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Essential Protocols for Python Developers to Prevent SQL Injection Attacks

Ryan Kh
Published: January 14, 2023

You are going to encounter a number of issues as a Python developer. Mastering the syntax of coding isn’t enough to write functioning, stable applications. You also have to familiarize yourself with different challenges the final application might deal with, including Python security risks.

Many of the discussions about developing secure applications focus on using machine learning to protect customers, such as helping them avoid holiday scams. However, it is equally important to ensure the applications themselves are not vulnerable to cybercriminals.

One of the challenges that Python developers must cope with is guarding their applications against cyberattacks. One of the biggest security problems that haunt software developers are SQL injections. Bitninja reports that SQL injections account for over 50% of all application attacks. This technique can allow SQL code to run through the client application without any restrictions, and thus silently alter data. The system administrators often don’t notice these changes until it is too late.

This is a very serious security risk that can have daunting consequences if it is not prevented. Therefore, it is important to understand the risks of SQL injection and steps that should be taken to protect Python applications from these types of attacks.

What Are SQL Injections and What Threat Do They Pose to Python Applications?

As mentioned earlier, SQL injections allow SQL code to be executed from the client application directly into the database. These attacks allow hackers to change data unrestrictedly and without consent of the system administrators. This is a very serious problem that can seriously compromise the security of a system if they are not thwarted in time.

SQL attacks can have a wide range of consequences for companies, such as:

  • Website damage: An attacker can delete or modify a company’s database and consequently destroy the website.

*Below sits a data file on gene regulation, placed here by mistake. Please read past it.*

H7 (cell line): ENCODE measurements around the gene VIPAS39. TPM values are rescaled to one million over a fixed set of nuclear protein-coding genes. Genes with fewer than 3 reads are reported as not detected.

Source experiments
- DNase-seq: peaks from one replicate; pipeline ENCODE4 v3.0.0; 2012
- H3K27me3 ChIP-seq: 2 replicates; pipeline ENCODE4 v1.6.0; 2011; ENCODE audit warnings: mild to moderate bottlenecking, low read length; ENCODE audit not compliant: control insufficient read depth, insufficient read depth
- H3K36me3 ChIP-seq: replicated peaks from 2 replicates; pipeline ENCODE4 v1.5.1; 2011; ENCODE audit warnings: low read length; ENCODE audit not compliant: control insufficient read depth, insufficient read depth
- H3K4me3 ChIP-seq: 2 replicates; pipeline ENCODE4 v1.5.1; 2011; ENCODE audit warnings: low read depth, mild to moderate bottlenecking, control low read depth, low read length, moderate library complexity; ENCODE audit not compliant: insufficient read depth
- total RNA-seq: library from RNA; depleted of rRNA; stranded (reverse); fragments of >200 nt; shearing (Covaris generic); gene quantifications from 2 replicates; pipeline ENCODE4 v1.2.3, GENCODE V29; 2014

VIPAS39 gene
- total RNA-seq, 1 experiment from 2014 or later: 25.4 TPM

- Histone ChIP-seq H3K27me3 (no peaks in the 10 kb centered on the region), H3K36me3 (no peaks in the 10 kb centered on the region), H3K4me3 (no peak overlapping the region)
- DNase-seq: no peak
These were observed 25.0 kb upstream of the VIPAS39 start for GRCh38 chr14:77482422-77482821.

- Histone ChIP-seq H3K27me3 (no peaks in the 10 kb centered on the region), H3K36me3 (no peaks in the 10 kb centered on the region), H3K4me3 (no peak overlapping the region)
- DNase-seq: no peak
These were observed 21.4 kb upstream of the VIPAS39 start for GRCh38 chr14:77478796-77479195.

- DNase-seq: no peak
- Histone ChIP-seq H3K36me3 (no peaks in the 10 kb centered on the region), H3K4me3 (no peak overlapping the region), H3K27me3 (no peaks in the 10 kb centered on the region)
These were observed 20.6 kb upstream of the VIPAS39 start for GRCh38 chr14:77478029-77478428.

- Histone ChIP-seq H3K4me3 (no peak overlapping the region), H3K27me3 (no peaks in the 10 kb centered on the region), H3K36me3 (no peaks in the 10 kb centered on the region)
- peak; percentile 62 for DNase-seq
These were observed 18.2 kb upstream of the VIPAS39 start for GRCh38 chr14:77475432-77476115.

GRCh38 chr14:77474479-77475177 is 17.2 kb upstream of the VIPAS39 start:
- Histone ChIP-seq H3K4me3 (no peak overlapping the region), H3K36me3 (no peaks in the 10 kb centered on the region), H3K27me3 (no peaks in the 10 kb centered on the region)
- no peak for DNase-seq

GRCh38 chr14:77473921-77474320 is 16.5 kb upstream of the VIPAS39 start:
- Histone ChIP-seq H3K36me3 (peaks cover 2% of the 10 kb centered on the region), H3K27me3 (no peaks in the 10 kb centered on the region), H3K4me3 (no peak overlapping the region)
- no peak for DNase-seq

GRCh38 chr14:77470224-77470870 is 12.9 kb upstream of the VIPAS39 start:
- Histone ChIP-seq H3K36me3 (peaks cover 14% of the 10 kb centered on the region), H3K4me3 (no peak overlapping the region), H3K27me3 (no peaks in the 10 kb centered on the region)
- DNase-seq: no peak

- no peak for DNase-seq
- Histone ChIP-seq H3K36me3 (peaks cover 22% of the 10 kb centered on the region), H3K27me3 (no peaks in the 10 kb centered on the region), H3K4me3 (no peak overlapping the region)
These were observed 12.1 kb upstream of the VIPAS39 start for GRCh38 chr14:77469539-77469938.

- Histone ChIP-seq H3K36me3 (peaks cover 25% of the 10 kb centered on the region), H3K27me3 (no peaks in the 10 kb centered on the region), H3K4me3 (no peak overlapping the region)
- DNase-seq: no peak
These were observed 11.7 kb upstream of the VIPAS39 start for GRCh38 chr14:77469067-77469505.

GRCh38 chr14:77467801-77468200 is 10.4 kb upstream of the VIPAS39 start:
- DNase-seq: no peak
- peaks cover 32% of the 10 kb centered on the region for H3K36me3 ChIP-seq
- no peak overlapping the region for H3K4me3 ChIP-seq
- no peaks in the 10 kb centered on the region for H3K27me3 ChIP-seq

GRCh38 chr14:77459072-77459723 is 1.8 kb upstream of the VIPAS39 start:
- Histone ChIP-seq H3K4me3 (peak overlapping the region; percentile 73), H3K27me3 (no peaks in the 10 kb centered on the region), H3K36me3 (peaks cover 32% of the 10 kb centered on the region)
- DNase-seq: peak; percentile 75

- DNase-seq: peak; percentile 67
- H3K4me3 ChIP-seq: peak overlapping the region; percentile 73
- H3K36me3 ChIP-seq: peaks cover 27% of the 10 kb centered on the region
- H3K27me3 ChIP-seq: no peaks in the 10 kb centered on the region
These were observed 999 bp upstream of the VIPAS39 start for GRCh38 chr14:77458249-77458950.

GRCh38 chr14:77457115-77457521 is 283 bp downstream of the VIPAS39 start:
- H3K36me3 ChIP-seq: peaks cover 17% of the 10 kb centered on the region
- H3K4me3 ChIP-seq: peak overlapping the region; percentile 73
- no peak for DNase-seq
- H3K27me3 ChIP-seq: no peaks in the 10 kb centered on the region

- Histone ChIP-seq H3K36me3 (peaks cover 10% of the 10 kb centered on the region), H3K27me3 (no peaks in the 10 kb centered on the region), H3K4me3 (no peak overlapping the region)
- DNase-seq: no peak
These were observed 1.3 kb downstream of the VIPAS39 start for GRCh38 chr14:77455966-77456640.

• Data theft or leakage: Many attacks aim to steal confidential data such as trade secrets, sensitive information, intellectual property, and — more often — information about the company’s users or customers. This information can then be sold to competitors to gain commercial advantage.
  • Privilege escalation: An attacker could use the contents of a breached database to gain access to other parts of a company’s internal network.
  • Loss of reputation and trustworthiness: It is often difficult for a company to regain the trust of its customers after a cyberattack.

An analysis by the Open Web Application Security Project shows that there were over 274,000 SQL injection attacks on applications in 2021. That figure is likely growing each year.

To better understand this problem, let’s take a practical example. Imagine a simple application that updates customers by passing their name and age. Focusing only on the back end of the application and without any SQL injection checking, the code responsible for updating clients would basically be as follows:

name="John" cursor.execute(f "UPDATE customer SET name={name} WHERE idcustomer=13")

The above code will update the name of the customer with id 13 to “John”. It appears to work effectively so far. However, it has some serious security risks bubbling under the surface.

At first glance, it seems that we are just updating the name of a customer in our database. However, imagine that instead of passing just ‘John’ to the name variable, we pass some SQL code:

name = "'Carlos' , age = 80" cursor.execute(f "UPDATE customer SET name={name} WHERE idclient=13")

The above code will allow the name and age of the client with an id of “13” to be changed simultaneously, without permission or consent of the system administrator. It may seem silly not to allow the age of a customer to be edited, but imagine a banking system with this same problem and allowing the balance value to be changed by the user.

This is a complex situation, which can have untold consequences if it is not remedied. But what steps can be taken to resolve them?

What Can Python Developers Do to Prevent SQL Injection Attacks?

To solve the SQL injection problem, we need to parameterize the queries used in our program. We need to make sure that we do not allow SQL code to be executed on the client side of the application. To do this, we alter the query as follows:

name = "'Carlos' , age = 80" cursor.execute("UPDATE client SET name=%(name)s WHERE idclient=13", ({'name': name, }))

With the above code, we will no longer execute the code present in the “name” variable in the UPDATE. Instead, the entire contents of this variable will be stored as the name of the customer with id 13. Therefore, the name of the customer with id 13 will be “Carlos, age = 80” and his age will remain unchanged.

Conclusion

This way, we will no longer allow the fields of a particular table to be changed without system permission, and thus ensure much more security for our application.

Source: dzone.com